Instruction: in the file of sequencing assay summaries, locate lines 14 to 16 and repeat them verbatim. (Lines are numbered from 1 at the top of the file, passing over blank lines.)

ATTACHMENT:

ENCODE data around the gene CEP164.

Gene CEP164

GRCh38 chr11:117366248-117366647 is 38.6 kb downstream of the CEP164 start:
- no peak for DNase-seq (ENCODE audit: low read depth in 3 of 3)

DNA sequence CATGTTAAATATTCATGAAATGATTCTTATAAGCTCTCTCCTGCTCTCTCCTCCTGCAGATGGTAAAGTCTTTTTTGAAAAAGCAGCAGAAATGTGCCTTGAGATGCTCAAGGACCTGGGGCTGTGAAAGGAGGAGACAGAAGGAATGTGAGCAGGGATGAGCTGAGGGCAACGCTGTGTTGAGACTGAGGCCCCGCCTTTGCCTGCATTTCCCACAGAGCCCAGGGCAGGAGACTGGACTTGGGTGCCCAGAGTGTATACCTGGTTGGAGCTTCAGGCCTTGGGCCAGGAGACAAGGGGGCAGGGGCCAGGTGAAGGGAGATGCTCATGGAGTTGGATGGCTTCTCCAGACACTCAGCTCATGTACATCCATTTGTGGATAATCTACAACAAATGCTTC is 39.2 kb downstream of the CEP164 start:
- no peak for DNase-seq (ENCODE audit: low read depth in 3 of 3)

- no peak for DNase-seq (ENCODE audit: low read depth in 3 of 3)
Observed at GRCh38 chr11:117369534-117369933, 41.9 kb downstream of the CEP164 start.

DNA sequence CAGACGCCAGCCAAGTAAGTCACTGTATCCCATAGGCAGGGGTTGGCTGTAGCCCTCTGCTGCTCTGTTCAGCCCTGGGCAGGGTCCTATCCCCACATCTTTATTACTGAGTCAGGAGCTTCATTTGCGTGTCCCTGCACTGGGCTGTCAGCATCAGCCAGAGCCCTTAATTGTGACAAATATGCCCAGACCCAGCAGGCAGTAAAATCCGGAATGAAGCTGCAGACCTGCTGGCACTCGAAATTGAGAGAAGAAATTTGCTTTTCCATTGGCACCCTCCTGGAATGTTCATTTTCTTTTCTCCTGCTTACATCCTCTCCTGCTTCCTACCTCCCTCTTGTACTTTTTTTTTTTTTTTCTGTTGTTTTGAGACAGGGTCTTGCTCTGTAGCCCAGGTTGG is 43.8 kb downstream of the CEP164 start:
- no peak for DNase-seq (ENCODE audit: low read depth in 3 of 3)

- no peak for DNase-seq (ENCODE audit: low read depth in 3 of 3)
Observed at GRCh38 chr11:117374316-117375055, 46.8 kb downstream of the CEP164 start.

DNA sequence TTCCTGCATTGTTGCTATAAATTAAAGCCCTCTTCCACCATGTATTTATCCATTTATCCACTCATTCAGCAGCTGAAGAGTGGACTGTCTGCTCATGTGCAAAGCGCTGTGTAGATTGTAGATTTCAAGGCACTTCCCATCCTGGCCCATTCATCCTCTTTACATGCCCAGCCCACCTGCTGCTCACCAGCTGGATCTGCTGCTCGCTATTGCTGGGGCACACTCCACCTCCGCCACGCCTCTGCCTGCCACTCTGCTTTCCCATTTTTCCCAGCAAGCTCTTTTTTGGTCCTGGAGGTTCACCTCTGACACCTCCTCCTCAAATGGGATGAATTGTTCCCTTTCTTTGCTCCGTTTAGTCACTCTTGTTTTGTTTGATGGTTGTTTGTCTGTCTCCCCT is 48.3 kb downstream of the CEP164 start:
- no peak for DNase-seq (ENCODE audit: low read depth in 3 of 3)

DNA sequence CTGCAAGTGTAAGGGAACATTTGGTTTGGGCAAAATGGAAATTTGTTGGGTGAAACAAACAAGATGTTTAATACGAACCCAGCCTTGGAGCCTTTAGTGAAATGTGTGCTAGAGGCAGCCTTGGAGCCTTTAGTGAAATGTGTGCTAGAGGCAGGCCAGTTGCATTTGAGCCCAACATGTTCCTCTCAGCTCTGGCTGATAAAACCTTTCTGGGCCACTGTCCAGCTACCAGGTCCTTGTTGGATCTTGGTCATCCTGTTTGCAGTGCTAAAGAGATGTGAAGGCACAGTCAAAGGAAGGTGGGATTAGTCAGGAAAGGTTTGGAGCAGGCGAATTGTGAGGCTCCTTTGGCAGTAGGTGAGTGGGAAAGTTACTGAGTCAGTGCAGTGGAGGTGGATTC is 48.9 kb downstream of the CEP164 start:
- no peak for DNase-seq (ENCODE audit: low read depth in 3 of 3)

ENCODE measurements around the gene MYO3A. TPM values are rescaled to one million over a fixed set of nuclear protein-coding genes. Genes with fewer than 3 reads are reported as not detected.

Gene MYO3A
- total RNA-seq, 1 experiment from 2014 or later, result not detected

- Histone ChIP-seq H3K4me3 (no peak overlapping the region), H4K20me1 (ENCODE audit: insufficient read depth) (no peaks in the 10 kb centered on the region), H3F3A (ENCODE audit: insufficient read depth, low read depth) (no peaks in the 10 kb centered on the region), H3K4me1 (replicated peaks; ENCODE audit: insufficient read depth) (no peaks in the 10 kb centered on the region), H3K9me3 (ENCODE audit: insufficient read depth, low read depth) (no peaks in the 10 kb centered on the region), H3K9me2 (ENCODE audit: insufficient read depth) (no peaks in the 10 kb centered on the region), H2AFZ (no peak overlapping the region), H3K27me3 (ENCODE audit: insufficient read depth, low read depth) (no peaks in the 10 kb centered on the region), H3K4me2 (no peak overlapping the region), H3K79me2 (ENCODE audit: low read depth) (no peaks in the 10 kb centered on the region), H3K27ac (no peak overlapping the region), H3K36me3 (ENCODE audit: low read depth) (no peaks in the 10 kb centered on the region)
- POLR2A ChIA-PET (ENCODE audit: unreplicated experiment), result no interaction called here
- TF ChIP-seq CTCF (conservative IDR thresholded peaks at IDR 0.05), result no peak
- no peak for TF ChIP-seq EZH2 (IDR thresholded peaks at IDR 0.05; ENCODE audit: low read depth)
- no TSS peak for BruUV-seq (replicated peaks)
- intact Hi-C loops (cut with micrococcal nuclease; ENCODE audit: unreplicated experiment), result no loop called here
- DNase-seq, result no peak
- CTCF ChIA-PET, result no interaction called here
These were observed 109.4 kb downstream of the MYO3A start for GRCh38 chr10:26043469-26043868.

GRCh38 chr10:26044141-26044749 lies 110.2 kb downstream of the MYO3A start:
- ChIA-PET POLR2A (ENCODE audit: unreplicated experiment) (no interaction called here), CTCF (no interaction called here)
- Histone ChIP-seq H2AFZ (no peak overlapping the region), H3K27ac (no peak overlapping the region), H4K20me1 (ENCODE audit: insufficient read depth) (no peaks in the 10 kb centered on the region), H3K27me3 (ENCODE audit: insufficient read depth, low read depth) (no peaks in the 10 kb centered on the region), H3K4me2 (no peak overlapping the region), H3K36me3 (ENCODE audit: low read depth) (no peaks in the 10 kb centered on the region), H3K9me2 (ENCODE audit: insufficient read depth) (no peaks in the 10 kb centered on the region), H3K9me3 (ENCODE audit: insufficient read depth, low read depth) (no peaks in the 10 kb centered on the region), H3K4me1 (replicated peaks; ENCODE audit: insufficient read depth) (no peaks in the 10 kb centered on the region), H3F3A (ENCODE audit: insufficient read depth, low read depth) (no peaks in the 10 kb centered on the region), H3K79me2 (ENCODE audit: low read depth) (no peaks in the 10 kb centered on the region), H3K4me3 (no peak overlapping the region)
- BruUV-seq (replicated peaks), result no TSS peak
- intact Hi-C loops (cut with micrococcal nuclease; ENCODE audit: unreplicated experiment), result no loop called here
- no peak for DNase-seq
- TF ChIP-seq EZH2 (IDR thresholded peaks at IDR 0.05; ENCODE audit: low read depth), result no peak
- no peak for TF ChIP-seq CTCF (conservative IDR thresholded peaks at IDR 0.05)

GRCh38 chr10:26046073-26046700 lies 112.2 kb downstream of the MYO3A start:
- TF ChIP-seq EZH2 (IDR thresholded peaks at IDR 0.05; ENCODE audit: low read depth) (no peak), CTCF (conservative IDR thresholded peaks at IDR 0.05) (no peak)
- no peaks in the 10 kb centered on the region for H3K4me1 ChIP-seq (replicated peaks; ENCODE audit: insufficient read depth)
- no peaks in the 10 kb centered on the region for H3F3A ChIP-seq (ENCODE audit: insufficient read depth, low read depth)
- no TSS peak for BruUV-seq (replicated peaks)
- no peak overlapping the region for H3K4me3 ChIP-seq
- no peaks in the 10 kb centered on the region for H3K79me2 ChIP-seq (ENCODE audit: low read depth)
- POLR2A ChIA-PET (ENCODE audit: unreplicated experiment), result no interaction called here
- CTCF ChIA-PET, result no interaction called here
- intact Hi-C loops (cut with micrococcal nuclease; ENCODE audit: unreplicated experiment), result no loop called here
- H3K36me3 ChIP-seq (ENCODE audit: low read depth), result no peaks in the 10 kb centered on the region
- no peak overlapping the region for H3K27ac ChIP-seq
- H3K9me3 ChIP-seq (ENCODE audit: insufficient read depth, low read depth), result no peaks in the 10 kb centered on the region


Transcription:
- no peak for DNase-seq (ENCODE audit: low read depth in 3 of 3)

DNA sequence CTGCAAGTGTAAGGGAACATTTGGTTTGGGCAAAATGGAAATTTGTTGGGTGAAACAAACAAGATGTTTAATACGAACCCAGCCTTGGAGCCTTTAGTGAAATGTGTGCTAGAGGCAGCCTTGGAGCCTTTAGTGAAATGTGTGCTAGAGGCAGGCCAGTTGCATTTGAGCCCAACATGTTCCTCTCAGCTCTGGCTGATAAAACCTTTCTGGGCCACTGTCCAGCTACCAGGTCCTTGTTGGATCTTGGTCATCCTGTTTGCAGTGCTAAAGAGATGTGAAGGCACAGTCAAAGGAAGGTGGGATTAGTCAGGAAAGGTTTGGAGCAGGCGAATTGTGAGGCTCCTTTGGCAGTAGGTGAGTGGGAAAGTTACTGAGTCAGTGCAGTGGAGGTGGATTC is 48.9 kb downstream of the CEP164 start:
- no peak for DNase-seq (ENCODE audit: low read depth in 3 of 3)